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by: Bluff Magazine.
Maybe it’s just us, but when we watch the pros on TV, they make some plays which, to mere poker mortals, seem, well, a little strange. Thank God we have Lee Watkinson around to tell us what the hell’s going on. Following my two recent televised WPT final tables, people would often ask me what I was thinking when I played a couple of hands in a way that may have appeared… unorthodox.

The first of the two was at the Mirage event when I was heads up with Eli Elezra. I had the button and was dealt 10 6 . Eli called a small raise before the flop and checked when it came K-K-5 unsuited; I checked behind him. The turn brought an ace; Eli checked again, and I bet 120k. Eli raised to 500k. I called the additional 380k on the turn with ?no hand, no draw?, and this is where most everyone thought I had lost my mind.

The reason for calling had nothing to do with what was in my hand. Eli is a very aggressive and experienced heads-up player who plays the biggest cash games in the world and is quite capable of check-raising in this spot to see if I had been trying to pick up the pot without a hand. I was also very sure that he would only check-raise here with three kings or a bluff (A-Q or AJ, maybe, but then I would have probably heard from him before the flop). I felt that a bluff was at least as likely as three kings. I was also confident that, when I called, he would put me on at least an ace and would abandon any bluff, but bet three kings to get paid off. I was sure that, if he checked, I would be able to pick the pot up on the river. When a ten hit the river and he bet 900k I didn?t even consider calling, as it became immediately obvious that he did indeed have a king.

The second hand came up five-handed at the Legends of Poker final table. This perfectly illustrates the one piece of advice I would give a limit player switching over to no-limit: Don?t worry about ?protecting your hand?; protect your stack.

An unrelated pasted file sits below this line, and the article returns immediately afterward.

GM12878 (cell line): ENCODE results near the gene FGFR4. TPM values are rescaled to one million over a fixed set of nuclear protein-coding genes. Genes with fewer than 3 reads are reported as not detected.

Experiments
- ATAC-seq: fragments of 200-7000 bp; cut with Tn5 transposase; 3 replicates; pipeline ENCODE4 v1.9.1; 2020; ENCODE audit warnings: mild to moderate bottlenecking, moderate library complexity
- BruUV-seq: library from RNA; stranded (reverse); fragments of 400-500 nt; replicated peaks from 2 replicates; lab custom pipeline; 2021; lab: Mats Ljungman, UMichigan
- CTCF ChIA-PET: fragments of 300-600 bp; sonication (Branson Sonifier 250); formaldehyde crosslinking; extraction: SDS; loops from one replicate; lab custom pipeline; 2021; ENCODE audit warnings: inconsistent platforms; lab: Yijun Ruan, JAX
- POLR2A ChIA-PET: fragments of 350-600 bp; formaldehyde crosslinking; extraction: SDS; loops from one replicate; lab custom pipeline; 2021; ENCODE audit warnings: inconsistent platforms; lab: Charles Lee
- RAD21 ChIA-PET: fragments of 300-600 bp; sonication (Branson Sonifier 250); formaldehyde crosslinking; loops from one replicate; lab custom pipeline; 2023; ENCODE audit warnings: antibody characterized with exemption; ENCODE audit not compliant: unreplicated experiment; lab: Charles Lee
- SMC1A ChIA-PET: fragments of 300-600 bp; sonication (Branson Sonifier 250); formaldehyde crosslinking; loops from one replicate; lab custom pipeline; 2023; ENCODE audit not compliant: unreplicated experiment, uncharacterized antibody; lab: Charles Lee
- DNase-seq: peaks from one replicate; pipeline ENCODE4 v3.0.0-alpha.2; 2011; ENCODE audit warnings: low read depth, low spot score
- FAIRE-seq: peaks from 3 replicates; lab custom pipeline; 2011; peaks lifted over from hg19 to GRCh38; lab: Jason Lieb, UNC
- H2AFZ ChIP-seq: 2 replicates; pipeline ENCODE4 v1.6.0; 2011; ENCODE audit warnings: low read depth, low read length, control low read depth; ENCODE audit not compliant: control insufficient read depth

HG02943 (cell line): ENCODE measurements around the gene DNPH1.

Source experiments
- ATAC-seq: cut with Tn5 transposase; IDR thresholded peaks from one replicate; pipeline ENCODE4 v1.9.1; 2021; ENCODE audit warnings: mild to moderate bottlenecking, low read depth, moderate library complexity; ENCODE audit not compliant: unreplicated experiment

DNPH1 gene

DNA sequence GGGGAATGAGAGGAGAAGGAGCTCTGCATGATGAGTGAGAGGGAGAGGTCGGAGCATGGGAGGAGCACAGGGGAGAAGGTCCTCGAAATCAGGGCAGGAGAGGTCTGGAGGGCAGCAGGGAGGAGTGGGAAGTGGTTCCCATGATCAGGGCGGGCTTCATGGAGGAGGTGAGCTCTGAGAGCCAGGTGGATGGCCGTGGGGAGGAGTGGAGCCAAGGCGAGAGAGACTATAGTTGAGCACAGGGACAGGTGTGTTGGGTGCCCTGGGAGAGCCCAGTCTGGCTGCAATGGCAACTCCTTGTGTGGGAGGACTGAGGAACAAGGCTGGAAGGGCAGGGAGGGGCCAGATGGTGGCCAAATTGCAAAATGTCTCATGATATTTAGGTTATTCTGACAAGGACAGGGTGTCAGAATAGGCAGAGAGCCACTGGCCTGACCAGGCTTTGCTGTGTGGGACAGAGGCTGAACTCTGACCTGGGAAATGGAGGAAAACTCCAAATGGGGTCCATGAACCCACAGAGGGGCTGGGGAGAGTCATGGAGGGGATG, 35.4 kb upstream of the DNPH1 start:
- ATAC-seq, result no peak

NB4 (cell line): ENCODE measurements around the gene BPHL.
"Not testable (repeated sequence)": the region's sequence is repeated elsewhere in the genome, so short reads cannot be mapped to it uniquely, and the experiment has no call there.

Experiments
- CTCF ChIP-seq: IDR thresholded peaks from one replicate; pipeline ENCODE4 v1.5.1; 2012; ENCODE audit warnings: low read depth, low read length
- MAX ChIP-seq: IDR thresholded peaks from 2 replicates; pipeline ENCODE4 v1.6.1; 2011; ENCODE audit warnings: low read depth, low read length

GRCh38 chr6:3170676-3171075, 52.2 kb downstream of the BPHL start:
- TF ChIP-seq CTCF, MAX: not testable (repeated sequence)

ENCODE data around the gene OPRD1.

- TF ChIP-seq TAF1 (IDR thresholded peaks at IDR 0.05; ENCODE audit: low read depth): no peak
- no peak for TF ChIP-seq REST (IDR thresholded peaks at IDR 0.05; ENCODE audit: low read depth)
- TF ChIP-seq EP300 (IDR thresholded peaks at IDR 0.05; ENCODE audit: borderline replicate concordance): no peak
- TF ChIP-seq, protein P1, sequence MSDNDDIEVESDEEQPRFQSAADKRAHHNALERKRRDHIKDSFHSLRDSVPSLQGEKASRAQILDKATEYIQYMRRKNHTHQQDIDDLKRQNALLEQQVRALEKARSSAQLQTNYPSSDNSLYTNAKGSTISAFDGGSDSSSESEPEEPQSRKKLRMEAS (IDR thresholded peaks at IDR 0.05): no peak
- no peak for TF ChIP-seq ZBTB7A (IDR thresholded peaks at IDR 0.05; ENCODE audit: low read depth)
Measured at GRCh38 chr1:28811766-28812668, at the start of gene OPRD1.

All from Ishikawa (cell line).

I raised three times the big blind (to 60k), under the gun, with 9-9. Joe Awada called on the button and so did Doyle Brunson in the big blind. Joe and Doyle both had about 1.5 million and I had about 2.5 million; we were the three biggest stacks. The flop was 9-8-7, all hearts. Doyle checked, I checked, and Joe checked. This is what people don?t understand: Why check such a dangerous flop and give my opponents a chance to draw out on me?

I would bet this flop against smaller stacks, but in this spot, I felt it was much better to leave my options open by checking the flop. If I made a reasonable bet on the flop, and was raised, I would be committed to play the pot all-in right there. If I did get raised, I would, at the very least, be up against a very big draw with two to come. If I got called, I wouldn?t know where I was and the turn would be hard to play, even if a scare card didn?t come. Joe was still left to act and I knew that, if he bet, I could either raise him all-in, and possibly get him to lay down a big draw that he might have raised me all-in with.

If a scare card comes on the turn and someone bets, I might give up on the hand or call; the pot is not that large. If a blank comes, I can bet the hand without my opponents being tempted to go all-in because they are no longer getting two pulls at a big draw. If the board pairs, there is always the possibility that my hand will have been disguised well enough to win a big pot or to bust someone, which is, in fact, what did happen. I was able to knock Joe out with a full house,
because he had not put me on a set.

Lee Watkinson

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